It turns out that the call of the European Court of Auditors to increase spending on climate action is finally being heard, as a result of our efforts to demonstrate that the EU budget must serve higher climate ambitions.
A monthly update on policy development, campaigning and communications by CAN Europe - Newsletter No.6 - March 2017
Today and tomorrow, finance ministers from the world’s 20 largest economies are gathering in the spa town of Baden-Baden, Germany to discuss issues and challenges related to our global financial system. That discussion will include fossil fuel subsidies, a long-standing agenda item of G20 gatherings.
On Tuesday, 28 February 2017, the Environment Council agreed on a general approach on the revision of the EU Emission Trading Scheme (ETS). Although the agreement goes further in terms of ambition than the European Parliament’s position adopted on 15 February, it still falls dramatically short of delivering the reform needed to align the ETS with the Paris Agreement.
While a lot of attention in the negotiations about the Effort Sharing Regulation (ESR) in the coming year will go to which target will be given to each Member State for 2030, the ESR will in fact consist of a ten year carbon budget for each Member State for the period 2021 to 2030. The total amount of polluting greenhouse gases that each country will be allowed to emit in the period 2021 to 2030 will be determined equally by the emissions level set for the starting point in 2021 as by the 2030 target. In other words, 1% more emissions at the starting point has the same effect on the EU’s emission budget as decreasing the 2030 target by 1%. The lower the starting point in 2021 the more emissions reductions will be achieved in the ESR until 2030.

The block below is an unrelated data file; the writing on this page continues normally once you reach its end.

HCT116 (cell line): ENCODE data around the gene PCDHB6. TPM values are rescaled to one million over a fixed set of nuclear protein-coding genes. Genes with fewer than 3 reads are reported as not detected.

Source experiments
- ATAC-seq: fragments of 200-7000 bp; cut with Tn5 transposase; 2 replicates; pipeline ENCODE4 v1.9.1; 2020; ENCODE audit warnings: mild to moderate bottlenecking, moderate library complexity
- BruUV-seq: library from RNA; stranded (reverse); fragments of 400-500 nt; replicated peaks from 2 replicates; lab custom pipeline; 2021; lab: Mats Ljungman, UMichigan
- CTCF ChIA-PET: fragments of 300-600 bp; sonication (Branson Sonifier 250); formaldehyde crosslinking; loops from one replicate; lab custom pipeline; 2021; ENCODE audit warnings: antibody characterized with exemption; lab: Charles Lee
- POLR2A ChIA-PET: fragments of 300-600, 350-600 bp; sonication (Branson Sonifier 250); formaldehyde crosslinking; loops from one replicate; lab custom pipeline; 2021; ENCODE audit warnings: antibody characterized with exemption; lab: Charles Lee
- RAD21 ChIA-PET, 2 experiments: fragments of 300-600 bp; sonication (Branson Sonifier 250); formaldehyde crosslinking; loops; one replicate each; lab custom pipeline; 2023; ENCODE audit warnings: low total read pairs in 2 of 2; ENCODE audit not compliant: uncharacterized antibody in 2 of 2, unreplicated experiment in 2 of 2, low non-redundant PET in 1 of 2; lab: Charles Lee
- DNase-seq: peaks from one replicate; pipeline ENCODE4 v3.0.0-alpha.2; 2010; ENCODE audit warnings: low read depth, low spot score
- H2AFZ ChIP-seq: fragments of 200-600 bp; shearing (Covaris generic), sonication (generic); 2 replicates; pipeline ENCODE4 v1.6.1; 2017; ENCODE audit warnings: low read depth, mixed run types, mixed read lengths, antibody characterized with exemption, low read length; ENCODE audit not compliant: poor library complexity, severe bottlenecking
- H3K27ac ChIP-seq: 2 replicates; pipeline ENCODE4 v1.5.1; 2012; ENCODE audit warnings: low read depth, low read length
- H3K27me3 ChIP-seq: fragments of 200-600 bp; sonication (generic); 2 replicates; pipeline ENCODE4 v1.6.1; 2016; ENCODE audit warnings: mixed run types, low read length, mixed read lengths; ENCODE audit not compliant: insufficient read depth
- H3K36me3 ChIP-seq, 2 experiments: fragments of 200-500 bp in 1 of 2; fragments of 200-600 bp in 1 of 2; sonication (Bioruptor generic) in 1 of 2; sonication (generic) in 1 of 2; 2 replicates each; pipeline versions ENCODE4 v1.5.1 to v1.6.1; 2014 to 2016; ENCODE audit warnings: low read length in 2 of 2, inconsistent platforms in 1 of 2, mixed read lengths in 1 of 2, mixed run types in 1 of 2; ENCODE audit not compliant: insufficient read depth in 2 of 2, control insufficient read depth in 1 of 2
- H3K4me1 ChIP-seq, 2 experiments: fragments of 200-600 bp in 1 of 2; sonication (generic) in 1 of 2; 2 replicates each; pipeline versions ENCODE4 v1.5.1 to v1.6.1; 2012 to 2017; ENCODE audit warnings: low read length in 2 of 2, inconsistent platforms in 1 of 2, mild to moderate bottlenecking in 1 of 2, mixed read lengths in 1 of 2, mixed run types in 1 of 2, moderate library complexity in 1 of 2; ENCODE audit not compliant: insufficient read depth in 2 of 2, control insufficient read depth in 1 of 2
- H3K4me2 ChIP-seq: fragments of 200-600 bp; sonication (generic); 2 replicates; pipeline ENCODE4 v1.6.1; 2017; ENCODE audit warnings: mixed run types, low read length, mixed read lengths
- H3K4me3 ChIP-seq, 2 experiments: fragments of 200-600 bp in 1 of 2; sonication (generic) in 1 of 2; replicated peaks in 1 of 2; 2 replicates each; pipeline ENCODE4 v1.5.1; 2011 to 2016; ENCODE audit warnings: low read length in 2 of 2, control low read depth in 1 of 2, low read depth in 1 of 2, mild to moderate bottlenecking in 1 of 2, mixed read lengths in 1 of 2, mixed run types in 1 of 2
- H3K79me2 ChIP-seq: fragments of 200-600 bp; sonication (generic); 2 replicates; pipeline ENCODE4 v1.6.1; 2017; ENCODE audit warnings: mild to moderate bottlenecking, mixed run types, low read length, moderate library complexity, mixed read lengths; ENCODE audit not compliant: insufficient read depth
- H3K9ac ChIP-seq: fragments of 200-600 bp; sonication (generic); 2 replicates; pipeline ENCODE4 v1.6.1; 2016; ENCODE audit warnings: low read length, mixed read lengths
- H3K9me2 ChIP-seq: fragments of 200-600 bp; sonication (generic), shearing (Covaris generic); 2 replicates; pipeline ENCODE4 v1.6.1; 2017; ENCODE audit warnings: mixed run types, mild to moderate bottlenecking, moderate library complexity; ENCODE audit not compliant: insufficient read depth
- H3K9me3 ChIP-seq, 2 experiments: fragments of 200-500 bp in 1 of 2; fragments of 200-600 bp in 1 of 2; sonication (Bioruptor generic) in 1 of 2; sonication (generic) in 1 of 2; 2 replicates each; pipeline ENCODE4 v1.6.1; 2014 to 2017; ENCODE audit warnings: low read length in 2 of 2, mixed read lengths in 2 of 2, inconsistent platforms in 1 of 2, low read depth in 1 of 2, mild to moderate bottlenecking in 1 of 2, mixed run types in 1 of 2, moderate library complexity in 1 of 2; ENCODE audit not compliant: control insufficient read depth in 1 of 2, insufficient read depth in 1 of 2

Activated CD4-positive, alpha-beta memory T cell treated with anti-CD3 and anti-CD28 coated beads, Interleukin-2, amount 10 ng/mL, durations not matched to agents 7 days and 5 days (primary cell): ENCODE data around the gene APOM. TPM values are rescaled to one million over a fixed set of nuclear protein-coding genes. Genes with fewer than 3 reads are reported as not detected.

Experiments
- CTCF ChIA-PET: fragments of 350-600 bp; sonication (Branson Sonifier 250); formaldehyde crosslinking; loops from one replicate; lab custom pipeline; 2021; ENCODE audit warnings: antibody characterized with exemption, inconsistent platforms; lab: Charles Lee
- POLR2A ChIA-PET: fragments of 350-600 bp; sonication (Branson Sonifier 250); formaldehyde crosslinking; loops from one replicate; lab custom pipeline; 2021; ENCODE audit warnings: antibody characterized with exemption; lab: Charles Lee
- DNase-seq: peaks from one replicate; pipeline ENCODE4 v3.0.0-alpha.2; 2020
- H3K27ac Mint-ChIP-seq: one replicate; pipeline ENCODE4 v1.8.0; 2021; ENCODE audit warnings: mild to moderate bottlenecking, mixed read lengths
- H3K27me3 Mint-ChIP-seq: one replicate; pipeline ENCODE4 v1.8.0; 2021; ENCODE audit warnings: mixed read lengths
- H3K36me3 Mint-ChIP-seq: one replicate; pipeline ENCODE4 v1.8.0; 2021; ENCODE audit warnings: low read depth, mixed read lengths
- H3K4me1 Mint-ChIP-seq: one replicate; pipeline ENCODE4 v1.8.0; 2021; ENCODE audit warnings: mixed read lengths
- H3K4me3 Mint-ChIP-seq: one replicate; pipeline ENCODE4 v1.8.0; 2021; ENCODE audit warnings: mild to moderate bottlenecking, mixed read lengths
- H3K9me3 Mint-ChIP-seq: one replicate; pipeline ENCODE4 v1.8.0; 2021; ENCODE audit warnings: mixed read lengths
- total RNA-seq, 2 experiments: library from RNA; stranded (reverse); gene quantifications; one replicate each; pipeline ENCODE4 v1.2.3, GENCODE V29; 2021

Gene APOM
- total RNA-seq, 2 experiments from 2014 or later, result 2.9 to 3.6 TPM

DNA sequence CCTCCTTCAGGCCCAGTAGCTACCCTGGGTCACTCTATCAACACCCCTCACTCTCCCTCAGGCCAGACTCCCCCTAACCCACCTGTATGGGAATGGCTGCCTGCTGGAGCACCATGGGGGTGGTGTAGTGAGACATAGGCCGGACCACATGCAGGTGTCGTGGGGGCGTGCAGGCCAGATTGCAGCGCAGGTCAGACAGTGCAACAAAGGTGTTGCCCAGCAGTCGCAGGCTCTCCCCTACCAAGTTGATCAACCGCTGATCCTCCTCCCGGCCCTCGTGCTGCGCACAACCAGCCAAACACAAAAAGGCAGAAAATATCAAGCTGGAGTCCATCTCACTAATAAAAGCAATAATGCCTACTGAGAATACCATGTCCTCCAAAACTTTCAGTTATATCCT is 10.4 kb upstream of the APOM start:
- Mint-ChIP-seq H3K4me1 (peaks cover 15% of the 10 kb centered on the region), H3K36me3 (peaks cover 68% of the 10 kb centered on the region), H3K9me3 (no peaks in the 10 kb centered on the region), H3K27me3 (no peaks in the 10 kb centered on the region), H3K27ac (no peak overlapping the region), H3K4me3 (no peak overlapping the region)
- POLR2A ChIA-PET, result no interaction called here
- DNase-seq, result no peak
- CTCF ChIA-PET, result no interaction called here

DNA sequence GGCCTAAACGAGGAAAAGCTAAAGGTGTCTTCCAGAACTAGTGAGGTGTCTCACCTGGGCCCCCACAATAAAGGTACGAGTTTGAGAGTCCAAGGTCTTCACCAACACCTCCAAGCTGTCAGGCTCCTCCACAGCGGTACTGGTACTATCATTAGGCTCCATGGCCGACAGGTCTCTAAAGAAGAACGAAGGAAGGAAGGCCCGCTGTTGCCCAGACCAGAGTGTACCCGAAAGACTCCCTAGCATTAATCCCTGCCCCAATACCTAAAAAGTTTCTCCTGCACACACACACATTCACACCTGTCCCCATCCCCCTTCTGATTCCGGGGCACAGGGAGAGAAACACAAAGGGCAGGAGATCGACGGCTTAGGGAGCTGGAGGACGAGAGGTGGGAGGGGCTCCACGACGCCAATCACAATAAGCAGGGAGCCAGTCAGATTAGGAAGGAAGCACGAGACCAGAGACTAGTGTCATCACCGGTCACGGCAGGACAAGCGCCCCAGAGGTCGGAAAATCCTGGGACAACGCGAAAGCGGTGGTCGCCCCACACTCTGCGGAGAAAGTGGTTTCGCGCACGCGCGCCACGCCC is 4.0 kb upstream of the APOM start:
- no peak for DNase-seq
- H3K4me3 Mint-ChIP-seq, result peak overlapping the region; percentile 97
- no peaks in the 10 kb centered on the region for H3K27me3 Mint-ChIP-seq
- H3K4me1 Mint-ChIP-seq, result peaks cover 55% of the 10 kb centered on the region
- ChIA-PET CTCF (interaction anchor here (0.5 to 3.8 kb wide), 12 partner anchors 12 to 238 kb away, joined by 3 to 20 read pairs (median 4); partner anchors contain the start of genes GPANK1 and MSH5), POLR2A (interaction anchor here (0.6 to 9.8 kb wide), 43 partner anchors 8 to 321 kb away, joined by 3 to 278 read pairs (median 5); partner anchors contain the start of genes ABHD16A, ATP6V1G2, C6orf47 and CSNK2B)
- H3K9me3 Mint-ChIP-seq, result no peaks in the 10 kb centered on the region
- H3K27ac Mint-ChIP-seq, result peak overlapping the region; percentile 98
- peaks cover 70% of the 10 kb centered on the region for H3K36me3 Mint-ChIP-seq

In terms of ambition, the results of the European Parliament vote on 15.2.2017 is a clear betrayal of the Paris Agreement.
A monthly update on policy development, campaigning and communications
On February 14th 2017, Members of the European Parliament will vote on their position on the reform of Europe’s main climate policy: EU Emission Trading System (EU ETS). They will decide whether to make the polluters pay or let them off the hook.
News from Renewable Grid Initiative (RGI):
RGI will cooperate with the European Commission again to give out three 'Good Practice of the Year' awards at the Energy Infrastructure Forum in Copenhagen. Now it is up to you: do you want to be on stage to present your innovative, creative and exciting practice that you as grid operator, project developer, NGO or authority representative have implemented? Then apply now for the 4th edition of our 'Good Practice of the Year' award!